Before there was Bjork, or Prince, or Liberace—well, right around the same time as Liberace—there was Esquivel. Or, to give him his preferred billing, "Esquivel!" That jazzy exclamation point tells you something about Juan Garcia Esquivel, the band leader, composer, and arranger who died earlier this month at 83. It suggests both excitement and exactitude, which his recordings of the 1950s and '60s had in spades. They bristled with precisely placed sound effects, wordless vocalizations, swoops into dissonance, and enough on-a-dime tempo changes to fluster James Brown. His instrumentation alone would have been enough to qualify him as a great eccentric: I haven't checked this, but I feel reasonably sure he was the only major bandleader of the era to use both the ondioline and the buzzimba. In the memorable words of radio host Irwin Chusid, who produced three Esquivel compilation discs, "Esquivel scored his sets for the ballrooms of Venus."
Because he was rediscovered in the lounge-music boom of the mid-'90s, Esquivel tends to get lumped in with band leaders like Martin Denny and Les Baxter, whose claims to exotica were more strenuous and less interesting. But Esquivel is to Denny or Baxter as Tex Avery is to Walt Disney—a wild man standing next to a deacon. He must have made the deacons nervous. A piano prodigy who performed on Mexican radio at 14 and led his own 22-piece orchestra at 18, he commanded a fearsomely wide and varied repertoire by the time RCA brought him north in 1958. He lit up the classics (" Scheherazade"), liberated movie music (" The 3rd Man Theme"), and seemed to take particular delight in reassembling standards to his own specifications. It seems a fair bet, for example, that whatever Johnny Mercer and Hoagy Carmichael heard in their heads when composing " Lazy Bones," it wasn't a jew's-harp, nor did they imagine replacing the lyric with a lazily swung chorus of "zu-zu-zu." But that's how Esquivel heard it, and the transformation is exhilarating—a rocket ride from Main Street to the stars. He works similar wonders with " All of Me,"letting a stratospheric slide guitar propel the tune over two startling tempo shifts. His own compositions were no less genre-bending. " Whatchamacallit"sounds like something Raymond Scott might have cooked up after too many margaritas; " Latin-Esque" puts the leader's piano out front, then swaths it in waves of electronica, panning woozily from channel to channel.
He did love his studio tricks. Esquivel came to America at around the same time as stereo, and RCA embraced the band leader's eccentric tendencies as a way of promoting the new technology to early adopters. The 1962 Latin-Esque LP is a great example of how liberating stereo seemed in those early days. The label released it as part of its "Stereo Action" series, ("Movement so real, your eyes will follow the sound") and as Chusid points out in his liner notes to the 1994 compilation Space Age Bachelor Pad Music, Esquivel responded with glee, throwing every trick he had into the mix—" 'raindrop' pianos, mariachi trumpets, steel guitar 'zings,' cross-channel echoes and 'tu-ku-tu-ku' choruses." His thirst for pure, complete stereo separation—the Grail of early-'60s audio enthusiasts—was so overwhelming that he actually split the orchestra in two and recorded them simultaneously in separate studios a block apart. Latin-Esque represented a peak in the career of the band leader; shortly after its release, he went on a five-year hiatus from recording, after which his output dropped sharply. "In the opinion of many," Chusid says, "[Latin-Esque was] his wildest and most ambitious effort."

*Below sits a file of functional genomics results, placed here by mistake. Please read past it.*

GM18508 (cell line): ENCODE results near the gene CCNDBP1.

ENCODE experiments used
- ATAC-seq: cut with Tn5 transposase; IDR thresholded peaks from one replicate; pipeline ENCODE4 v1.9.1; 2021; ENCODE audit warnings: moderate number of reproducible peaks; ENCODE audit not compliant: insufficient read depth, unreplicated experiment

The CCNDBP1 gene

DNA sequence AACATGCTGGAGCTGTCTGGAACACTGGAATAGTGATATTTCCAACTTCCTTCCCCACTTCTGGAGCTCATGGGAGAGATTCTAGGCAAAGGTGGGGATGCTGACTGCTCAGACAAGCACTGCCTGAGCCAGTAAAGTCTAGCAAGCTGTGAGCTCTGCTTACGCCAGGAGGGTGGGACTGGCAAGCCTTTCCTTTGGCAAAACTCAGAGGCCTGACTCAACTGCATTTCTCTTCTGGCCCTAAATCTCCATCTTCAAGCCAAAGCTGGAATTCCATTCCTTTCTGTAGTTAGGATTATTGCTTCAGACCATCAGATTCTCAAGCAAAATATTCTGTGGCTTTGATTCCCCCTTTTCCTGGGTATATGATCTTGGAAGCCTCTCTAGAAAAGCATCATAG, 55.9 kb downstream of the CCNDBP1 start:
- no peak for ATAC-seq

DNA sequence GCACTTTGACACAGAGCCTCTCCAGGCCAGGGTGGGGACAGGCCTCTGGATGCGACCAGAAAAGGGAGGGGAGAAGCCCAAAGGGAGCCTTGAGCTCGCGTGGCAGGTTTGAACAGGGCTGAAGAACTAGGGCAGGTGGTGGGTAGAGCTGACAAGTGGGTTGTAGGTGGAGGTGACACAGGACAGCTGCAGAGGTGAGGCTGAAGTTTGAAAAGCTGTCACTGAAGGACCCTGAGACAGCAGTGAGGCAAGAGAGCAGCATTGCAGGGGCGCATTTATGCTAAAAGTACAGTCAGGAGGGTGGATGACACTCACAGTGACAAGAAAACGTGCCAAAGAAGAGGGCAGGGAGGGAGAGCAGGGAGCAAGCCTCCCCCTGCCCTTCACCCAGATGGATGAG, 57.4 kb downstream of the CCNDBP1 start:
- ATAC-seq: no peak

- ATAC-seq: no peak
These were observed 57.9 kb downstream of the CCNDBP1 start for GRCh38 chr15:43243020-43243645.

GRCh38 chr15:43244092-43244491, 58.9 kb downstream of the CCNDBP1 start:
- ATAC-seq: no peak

I'm not one of those many. Wild as it was—and it was plenty wild— Latin-Esque is far from the strangest thing Esquivel ever did. He set an even higher standard of studio oddity with 1960's See It in Sound, which was apparently so troubling to RCA that it sat unreleased in the company's vaults for almost 40 years. An 11-piece song cycle about—well, I'm not sure what it's about, but its ambitions are less musical than cinematic. The 1999 CD is worth seeking out for Esquivel's take on " Brazil" alone, in which the band leader paints a meticulous sound picture of a night on the town gone wrong. An unidentified clubgoer makes his way down rainy streets, the sound of an orchestra muffled but growing stronger, until he opens a door and the music bursts gloriously into the foreground. He eventually returns to the street, the music continuing as background until he arrives at another club; he leaves there, hails a taxi, and makes his way to a third club, the arrangement more incendiary now as a very convincing brawl breaks out to the sounds of breaking glass and running footsteps—a six-minute playlet in music and sound effects, richly detailed and powerfully weird.
If he had never made another record, Esquivel would have planted his flag with See It in Sound. It was his Pet Sounds. And maybe the comparison to Brian Wilson is more apt than it looks. Like Wilson, whose father was an Esquivel fan, Esquivel heard sounds in his head the rest of us can only imagine. Music From a Sparkling Planet, as a 1995 compilation put it—a gift in sound from four decades ago, when the world looked bright and shiny and the future was in stereo.